The value of patent rights, and a patent owner’s ability to enforce those rights, has often been equated with a metaphorical pendulum. For over ten years, that pendulum swung rapidly and violently against patent rights. In general, the judiciary (the Federal Circuit Court of Appeals and the Supreme Court), the executive branch (the US Patent and Trademark Office (USPTO)), and Congress all made efforts to curb actions by “patent trolls,” as well as abuses in the obtaining and enforcement of patent rights. The changes made by the three branches of government were, of course, not limited to the troll problem. The patent system was, in essence, fundamentally changed for all patent owners, including negatively impacting enforcement efforts by pharmaceutical companies (and, more generally, the value of pharmaceutical patent portfolios).
The most significant of the government’s reform efforts was the introduction of inter partes review (IPR) proceedings at the USPTO in March, 2013—proceedings that, in the first five years, left a large swath of eviscerated patents. The perceptions of IPR proceedings was so poor that the body that administers the proceedings, the Patent Trial and Appeal Board (PTAB), was called “The Patent Death Squad” by the then Chief Judge of the Federal Circuit. One of the most egregious aspects of IPR proceedings then was the ability of patent challengers to undertake multiple attempts at invalidating valuable patent rights before the courts and/or the USPTO. At long last, however, the patent rights pendulum has reversed course and, since the appointment of new USPTO director Andrei Iancu, pharmaceutical companies have seen changes in the patent system that trend towards a stronger patent system.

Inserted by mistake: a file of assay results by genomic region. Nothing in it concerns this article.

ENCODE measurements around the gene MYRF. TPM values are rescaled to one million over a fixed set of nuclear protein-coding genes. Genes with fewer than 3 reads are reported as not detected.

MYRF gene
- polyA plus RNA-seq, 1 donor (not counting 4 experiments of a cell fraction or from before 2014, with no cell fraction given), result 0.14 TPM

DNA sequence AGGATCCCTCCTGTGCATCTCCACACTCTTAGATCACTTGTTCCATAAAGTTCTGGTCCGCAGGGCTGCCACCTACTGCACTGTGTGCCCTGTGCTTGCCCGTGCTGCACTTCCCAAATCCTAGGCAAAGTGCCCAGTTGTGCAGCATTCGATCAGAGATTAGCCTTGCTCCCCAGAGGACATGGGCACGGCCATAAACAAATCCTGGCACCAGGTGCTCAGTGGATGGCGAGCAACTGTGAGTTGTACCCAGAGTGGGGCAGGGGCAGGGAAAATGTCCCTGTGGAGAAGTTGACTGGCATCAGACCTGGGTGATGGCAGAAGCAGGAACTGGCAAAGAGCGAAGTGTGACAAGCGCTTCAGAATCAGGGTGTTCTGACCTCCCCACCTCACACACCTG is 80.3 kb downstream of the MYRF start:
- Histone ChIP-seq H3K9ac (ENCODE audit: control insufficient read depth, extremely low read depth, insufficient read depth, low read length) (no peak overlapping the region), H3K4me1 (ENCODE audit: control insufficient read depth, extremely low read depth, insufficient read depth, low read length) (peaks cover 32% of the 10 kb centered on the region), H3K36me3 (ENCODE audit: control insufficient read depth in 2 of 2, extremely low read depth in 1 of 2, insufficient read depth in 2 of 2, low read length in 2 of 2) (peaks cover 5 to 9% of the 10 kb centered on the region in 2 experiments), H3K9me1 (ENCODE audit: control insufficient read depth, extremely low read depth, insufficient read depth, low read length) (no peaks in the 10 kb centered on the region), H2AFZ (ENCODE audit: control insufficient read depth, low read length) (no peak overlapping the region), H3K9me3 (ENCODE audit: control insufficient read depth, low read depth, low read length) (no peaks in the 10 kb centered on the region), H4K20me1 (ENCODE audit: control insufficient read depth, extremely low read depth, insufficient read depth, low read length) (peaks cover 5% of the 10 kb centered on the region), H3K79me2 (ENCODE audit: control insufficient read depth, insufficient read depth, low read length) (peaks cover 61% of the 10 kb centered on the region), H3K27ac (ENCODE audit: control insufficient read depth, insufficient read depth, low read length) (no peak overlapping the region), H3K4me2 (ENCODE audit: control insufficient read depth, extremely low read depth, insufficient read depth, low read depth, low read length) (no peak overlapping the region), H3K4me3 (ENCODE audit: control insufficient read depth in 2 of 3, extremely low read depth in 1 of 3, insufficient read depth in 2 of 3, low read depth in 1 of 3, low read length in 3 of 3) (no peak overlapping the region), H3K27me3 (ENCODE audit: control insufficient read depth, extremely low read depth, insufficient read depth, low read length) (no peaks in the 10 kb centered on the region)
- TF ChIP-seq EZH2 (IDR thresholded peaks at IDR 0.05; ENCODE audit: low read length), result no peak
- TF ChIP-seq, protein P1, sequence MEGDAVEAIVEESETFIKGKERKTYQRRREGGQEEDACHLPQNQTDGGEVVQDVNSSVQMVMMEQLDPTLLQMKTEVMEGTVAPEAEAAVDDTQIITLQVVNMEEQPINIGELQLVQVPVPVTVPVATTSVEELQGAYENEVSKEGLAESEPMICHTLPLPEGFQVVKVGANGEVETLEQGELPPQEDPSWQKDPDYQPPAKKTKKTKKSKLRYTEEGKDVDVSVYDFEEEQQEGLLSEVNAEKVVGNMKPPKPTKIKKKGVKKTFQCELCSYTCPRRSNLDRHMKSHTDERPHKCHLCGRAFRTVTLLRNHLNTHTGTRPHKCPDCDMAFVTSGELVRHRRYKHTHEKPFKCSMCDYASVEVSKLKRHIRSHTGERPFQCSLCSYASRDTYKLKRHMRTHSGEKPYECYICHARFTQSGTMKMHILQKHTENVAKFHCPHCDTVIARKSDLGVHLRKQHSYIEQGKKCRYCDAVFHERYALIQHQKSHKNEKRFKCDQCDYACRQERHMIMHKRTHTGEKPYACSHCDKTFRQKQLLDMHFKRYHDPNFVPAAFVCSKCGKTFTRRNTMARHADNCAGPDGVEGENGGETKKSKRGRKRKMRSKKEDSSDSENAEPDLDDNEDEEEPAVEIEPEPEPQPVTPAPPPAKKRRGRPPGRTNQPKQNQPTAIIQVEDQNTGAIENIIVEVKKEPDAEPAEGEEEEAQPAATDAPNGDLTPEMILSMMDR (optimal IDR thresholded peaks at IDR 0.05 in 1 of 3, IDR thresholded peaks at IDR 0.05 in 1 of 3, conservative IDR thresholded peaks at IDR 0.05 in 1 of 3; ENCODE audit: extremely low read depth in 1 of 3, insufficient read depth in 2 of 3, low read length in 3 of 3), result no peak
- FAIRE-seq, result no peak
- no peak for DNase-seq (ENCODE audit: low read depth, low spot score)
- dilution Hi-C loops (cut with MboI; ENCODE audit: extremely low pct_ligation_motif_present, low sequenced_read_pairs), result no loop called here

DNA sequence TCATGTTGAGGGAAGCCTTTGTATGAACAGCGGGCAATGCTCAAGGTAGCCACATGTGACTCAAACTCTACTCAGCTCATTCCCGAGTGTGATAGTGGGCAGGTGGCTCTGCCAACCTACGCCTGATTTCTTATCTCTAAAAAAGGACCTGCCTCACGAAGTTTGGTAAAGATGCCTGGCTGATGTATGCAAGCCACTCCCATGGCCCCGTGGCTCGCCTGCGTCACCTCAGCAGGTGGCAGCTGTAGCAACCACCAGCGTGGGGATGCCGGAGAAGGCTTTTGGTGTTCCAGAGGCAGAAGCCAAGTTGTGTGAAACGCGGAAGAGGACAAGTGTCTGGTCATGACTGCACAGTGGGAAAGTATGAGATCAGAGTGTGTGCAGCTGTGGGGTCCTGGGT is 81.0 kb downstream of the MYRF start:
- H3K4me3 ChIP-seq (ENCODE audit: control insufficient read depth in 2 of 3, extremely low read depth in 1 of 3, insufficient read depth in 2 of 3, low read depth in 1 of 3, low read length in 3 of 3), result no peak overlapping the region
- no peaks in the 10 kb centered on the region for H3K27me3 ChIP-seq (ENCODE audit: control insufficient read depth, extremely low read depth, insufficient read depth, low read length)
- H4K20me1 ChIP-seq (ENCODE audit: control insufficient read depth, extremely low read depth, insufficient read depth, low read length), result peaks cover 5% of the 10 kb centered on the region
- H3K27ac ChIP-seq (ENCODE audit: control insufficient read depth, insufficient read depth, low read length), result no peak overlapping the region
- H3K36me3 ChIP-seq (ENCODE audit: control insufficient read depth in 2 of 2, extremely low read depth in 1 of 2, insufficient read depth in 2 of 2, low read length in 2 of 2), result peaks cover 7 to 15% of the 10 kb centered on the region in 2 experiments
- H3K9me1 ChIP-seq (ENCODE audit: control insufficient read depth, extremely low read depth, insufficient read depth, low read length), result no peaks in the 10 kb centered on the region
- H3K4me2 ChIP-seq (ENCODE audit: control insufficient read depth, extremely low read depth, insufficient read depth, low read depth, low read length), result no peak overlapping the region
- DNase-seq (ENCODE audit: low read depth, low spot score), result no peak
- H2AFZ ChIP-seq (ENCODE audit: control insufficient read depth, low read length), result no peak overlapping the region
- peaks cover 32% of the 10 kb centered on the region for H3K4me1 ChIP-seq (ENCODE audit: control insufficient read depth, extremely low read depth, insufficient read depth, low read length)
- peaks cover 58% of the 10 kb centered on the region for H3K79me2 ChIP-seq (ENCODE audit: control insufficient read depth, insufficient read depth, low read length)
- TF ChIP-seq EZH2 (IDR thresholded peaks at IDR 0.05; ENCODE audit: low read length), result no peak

The trends in this regard can be broadly categorized as a harmonization of litigation and Patent Office proceedings to conserve resources and limit the sometimes endless challenges to the validity of issued patents.